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15 We note in passing that the presence of the Meserve firm's legal opinion does not alter our finding that Stonehurst wasa sham transaction that rendered the claimed deductions grossly erroneous. Like the Martin `law firm opinion letter in Osterhout v. Commissioner, supra, with respect to additions to tax for negligence and whether it was reasonable in the circumstances of that case for the taxpayers to rely on it, the Meserve firm's opinion letter is germane in this case only as a factor in determining whether petitioner had reason to know of the grossly erroneous deductions.

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In Osterhout v. Commissioner, supra, we found that the recourse notes issued by the limited partners to the sublessor of the land leased to the partnerships in issue were "merely * * * a facade to support the current deductibility of the amounts accrued as MAR [minimum annual royalties]". The recourse notes given to Craig and R.H. Energy and the assumption agreements signed by the 35 individuals who bought partnership units in Stonehurst served exactly the same purpose.

In Osterbout v. Commissioner, supra, the possibility of payment of the notes was so remote as to be illusory. The likelihood of payment of the notes to Craig and R.H. Energy was just as illusory. On December 29, 1986, Wind River sent a letter to the Stonehurst limited partners inviting them to sign an agreement that would relieve the principals in Stonehurst of all liabilities and "reduce" the liabilities of the limited partners by providing a means to pay them down and by further delaying the due date of the principal until December 31, 2001. Such an offer, completely unsupported by reference to any discernible economic reality, suggests that Craig did not entertain any realistic possibility of being paid in the absence of actual oil or gas production ≈ the remote likelihood of which in 1979 was subsequently confirmed by the lack of any production from the leasehold.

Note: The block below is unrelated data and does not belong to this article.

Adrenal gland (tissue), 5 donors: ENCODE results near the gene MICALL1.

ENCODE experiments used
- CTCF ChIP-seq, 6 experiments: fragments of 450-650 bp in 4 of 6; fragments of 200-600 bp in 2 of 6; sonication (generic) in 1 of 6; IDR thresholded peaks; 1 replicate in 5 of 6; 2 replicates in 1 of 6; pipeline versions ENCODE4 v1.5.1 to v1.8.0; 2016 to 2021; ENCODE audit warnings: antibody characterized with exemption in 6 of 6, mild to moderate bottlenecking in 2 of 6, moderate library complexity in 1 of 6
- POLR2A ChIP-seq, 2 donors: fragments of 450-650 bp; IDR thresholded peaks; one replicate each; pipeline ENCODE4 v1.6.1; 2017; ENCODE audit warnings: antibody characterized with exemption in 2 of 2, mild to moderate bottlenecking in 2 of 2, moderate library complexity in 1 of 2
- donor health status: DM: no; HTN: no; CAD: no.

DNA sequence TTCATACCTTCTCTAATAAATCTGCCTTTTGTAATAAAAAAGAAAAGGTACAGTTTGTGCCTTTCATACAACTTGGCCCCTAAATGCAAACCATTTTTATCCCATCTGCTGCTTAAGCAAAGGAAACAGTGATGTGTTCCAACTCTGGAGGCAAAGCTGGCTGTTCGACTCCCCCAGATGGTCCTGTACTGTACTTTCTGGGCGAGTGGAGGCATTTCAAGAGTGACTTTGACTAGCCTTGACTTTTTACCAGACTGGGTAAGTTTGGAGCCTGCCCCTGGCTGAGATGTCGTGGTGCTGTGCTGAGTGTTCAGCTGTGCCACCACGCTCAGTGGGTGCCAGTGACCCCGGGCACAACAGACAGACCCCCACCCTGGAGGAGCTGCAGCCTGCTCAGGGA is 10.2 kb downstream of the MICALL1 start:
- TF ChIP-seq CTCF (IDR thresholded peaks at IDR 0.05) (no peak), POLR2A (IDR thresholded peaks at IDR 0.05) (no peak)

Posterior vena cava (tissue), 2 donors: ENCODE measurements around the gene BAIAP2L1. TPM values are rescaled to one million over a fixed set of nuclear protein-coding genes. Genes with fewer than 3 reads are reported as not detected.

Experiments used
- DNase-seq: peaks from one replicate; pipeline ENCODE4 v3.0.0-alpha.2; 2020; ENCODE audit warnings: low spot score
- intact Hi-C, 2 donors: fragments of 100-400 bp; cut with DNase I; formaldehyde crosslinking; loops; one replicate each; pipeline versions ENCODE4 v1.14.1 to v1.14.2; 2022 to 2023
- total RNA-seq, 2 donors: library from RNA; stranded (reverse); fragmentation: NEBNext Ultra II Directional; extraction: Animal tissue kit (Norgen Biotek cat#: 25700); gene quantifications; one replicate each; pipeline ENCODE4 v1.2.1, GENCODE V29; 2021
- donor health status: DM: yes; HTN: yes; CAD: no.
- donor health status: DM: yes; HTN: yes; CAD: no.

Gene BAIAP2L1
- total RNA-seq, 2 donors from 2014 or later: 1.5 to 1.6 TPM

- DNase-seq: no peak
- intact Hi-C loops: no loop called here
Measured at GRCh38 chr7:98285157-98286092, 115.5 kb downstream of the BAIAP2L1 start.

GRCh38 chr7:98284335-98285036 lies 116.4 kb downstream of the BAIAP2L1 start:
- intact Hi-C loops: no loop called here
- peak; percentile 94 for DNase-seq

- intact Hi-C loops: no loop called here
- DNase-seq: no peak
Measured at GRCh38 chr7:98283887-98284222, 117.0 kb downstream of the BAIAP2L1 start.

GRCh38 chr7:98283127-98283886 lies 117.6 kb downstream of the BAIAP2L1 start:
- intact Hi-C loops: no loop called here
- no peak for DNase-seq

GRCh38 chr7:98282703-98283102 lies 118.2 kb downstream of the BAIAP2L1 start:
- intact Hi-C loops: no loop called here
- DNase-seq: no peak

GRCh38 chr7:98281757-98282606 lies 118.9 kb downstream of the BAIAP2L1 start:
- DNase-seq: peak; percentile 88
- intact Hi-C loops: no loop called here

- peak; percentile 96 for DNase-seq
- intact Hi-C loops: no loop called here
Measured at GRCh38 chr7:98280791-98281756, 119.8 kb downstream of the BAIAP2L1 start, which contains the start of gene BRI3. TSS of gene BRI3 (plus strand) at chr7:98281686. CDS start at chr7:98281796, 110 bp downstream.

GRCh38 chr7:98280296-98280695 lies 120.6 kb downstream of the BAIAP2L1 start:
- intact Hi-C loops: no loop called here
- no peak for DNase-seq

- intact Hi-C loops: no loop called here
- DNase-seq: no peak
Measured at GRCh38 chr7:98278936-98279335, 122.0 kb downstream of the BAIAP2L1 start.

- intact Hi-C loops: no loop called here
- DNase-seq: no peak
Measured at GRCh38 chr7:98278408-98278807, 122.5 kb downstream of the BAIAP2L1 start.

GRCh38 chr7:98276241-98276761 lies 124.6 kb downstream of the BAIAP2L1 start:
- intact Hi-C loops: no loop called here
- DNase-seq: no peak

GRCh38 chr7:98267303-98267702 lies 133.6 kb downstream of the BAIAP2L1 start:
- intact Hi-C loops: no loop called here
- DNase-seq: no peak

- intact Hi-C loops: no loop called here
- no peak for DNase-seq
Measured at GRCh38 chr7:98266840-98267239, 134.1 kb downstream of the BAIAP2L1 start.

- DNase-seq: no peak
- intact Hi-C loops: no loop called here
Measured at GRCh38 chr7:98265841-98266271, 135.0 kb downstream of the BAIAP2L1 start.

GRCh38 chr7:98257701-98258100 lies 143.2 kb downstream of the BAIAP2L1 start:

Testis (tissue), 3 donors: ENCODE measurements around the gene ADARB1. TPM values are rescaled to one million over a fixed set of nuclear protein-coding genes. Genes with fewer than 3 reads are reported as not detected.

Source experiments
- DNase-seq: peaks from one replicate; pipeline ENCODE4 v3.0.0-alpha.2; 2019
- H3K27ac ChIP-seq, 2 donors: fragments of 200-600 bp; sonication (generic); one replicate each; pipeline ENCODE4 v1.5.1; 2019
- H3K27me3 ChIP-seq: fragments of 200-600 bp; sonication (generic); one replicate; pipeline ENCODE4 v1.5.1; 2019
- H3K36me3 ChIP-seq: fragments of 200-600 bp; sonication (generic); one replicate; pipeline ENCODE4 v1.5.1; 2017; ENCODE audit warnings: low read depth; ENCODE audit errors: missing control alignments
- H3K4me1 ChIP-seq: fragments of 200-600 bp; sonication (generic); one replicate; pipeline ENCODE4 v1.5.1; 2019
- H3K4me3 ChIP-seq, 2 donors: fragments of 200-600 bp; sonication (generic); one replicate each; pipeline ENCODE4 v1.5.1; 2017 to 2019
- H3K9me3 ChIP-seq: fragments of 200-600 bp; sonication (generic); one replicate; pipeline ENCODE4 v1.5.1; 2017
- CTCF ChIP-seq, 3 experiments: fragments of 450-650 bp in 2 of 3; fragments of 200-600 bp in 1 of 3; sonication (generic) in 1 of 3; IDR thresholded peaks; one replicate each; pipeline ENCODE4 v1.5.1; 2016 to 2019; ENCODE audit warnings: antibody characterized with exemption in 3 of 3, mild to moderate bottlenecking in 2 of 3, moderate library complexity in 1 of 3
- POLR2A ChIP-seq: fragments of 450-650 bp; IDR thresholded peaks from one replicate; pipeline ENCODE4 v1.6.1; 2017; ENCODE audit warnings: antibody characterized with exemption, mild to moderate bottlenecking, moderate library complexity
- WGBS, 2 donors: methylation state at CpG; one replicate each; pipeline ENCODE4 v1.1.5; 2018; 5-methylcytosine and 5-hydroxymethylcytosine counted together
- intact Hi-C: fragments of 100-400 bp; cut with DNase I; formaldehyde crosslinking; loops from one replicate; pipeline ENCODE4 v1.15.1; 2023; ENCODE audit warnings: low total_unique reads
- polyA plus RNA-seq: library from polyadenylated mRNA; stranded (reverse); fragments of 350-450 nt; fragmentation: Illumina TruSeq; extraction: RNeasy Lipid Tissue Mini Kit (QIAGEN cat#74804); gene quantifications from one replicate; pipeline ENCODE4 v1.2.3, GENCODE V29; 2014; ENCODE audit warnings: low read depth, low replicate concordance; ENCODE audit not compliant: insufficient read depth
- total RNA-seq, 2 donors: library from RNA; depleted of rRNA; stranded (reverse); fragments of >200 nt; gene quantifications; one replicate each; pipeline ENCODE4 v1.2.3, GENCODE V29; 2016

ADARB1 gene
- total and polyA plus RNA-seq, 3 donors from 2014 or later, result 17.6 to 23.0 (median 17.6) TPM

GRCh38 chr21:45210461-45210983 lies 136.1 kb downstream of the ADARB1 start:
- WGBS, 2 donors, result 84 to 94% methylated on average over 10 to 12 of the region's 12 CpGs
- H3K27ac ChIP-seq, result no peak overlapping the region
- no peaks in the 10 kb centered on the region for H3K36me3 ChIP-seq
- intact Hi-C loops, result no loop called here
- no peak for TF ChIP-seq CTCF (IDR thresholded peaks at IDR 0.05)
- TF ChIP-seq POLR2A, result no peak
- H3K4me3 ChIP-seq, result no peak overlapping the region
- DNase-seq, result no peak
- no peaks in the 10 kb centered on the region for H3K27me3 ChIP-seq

The form of the recourse notes indicates the remoteness of any possibility of payment. In Osterhout v. Commissioner, supra, the principal was not due and payable for 12 years, and the notes themselves were interest free, a form "foreign to the business world." The principal on the Stonehurst note given to Craig was not due for 15 years and was likewise interest free.

Stonehurst was formed solely to enrich the promoters and provide claims to tax deductions for the limited partners. The activities of Stonehurst served no viable economic or commercial profit objective. While we realize that oil and gas exploration is highly speculative and can yield large profits, that Congress enacted certain tax measures to encourage oil and gas exploration, and that the Stonehurst promotional materials contained representations of profitability, the structure of those materials, with their flawed assumptions, internal inconsistencies, and the unbusinesslike structure of the so-called minimum advance royalty, all demonstrate that any possibility of profits was so remote as to be negligible. Compare United States v. Dean [55-2 USTC ╤ 11,550], 224 F.2d 26, 29 (1st Cir. 1955) (for purposes of sec. 20.2055-2(b)(1), Estate Tax Regs., "so remote as to be negligible" defined as the "chance which persons generally would disregard as so highly improbable that it might be ignored with reasonable safety in undertaking a serious business transaction"); see also Estate of Clopton v. Commissioner [Dec. 45,978], 93 T.C. 275, 285-286 (1989); Briggs v. Commissioner [Dec. 36,162], 72 T.C. 646, 656-657 (1979), affd. without published opinion 665 F.2d 1051 (9th Cir. 1981).